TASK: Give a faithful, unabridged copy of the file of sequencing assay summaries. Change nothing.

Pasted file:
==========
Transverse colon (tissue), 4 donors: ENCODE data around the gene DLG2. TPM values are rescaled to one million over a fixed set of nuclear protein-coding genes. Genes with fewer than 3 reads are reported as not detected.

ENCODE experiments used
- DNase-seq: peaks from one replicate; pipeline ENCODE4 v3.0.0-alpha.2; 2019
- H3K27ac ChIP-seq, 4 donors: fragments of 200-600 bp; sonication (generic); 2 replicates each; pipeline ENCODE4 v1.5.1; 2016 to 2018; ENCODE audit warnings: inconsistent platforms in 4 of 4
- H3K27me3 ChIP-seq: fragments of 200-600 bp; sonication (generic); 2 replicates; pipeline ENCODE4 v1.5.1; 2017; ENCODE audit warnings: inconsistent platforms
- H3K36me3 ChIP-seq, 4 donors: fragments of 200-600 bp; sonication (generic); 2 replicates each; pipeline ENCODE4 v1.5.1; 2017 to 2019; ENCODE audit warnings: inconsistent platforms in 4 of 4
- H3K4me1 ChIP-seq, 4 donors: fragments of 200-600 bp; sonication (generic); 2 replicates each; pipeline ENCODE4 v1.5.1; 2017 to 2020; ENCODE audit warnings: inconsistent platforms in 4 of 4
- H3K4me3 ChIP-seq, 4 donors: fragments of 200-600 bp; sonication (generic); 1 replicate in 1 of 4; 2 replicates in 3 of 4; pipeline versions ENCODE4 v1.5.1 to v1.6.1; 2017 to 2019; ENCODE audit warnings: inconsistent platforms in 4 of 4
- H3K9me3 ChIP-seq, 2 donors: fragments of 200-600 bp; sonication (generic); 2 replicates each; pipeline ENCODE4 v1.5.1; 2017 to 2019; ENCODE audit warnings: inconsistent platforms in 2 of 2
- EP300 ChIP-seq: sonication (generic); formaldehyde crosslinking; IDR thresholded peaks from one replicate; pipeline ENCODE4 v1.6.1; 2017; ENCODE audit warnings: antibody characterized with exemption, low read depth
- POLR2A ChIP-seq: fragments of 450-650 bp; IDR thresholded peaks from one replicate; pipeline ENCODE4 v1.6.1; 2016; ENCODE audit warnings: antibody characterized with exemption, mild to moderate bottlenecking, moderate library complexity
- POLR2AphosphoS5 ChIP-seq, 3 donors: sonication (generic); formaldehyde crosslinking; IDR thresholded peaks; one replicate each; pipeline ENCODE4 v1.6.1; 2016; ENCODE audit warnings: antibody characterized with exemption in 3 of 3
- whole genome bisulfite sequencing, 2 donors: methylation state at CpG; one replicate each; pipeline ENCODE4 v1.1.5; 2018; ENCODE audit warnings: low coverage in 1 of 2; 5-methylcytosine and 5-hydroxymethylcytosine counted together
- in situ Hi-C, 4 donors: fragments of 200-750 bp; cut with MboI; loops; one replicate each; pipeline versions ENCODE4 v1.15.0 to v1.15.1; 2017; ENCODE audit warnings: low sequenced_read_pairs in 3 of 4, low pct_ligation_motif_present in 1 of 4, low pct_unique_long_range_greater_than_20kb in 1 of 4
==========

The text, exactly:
Transverse colon (tissue), 4 donors: ENCODE data around the gene DLG2. TPM values are rescaled to one million over a fixed set of nuclear protein-coding genes. Genes with fewer than 3 reads are reported as not detected.

ENCODE experiments used
- DNase-seq: peaks from one replicate; pipeline ENCODE4 v3.0.0-alpha.2; 2019
- H3K27ac ChIP-seq, 4 donors: fragments of 200-600 bp; sonication (generic); 2 replicates each; pipeline ENCODE4 v1.5.1; 2016 to 2018; ENCODE audit warnings: inconsistent platforms in 4 of 4
- H3K27me3 ChIP-seq: fragments of 200-600 bp; sonication (generic); 2 replicates; pipeline ENCODE4 v1.5.1; 2017; ENCODE audit warnings: inconsistent platforms
- H3K36me3 ChIP-seq, 4 donors: fragments of 200-600 bp; sonication (generic); 2 replicates each; pipeline ENCODE4 v1.5.1; 2017 to 2019; ENCODE audit warnings: inconsistent platforms in 4 of 4
- H3K4me1 ChIP-seq, 4 donors: fragments of 200-600 bp; sonication (generic); 2 replicates each; pipeline ENCODE4 v1.5.1; 2017 to 2020; ENCODE audit warnings: inconsistent platforms in 4 of 4
- H3K4me3 ChIP-seq, 4 donors: fragments of 200-600 bp; sonication (generic); 1 replicate in 1 of 4; 2 replicates in 3 of 4; pipeline versions ENCODE4 v1.5.1 to v1.6.1; 2017 to 2019; ENCODE audit warnings: inconsistent platforms in 4 of 4
- H3K9me3 ChIP-seq, 2 donors: fragments of 200-600 bp; sonication (generic); 2 replicates each; pipeline ENCODE4 v1.5.1; 2017 to 2019; ENCODE audit warnings: inconsistent platforms in 2 of 2
- EP300 ChIP-seq: sonication (generic); formaldehyde crosslinking; IDR thresholded peaks from one replicate; pipeline ENCODE4 v1.6.1; 2017; ENCODE audit warnings: antibody characterized with exemption, low read depth
- POLR2A ChIP-seq: fragments of 450-650 bp; IDR thresholded peaks from one replicate; pipeline ENCODE4 v1.6.1; 2016; ENCODE audit warnings: antibody characterized with exemption, mild to moderate bottlenecking, moderate library complexity
- POLR2AphosphoS5 ChIP-seq, 3 donors: sonication (generic); formaldehyde crosslinking; IDR thresholded peaks; one replicate each; pipeline ENCODE4 v1.6.1; 2016; ENCODE audit warnings: antibody characterized with exemption in 3 of 3
- whole genome bisulfite sequencing, 2 donors: methylation state at CpG; one replicate each; pipeline ENCODE4 v1.1.5; 2018; ENCODE audit warnings: low coverage in 1 of 2; 5-methylcytosine and 5-hydroxymethylcytosine counted together
- in situ Hi-C, 4 donors: fragments of 200-750 bp; cut with MboI; loops; one replicate each; pipeline versions ENCODE4 v1.15.0 to v1.15.1; 2017; ENCODE audit warnings: low sequenced_read_pairs in 3 of 4, low pct_ligation_motif_present in 1 of 4, low pct_unique_long_range_greater_than_20kb in 1 of 4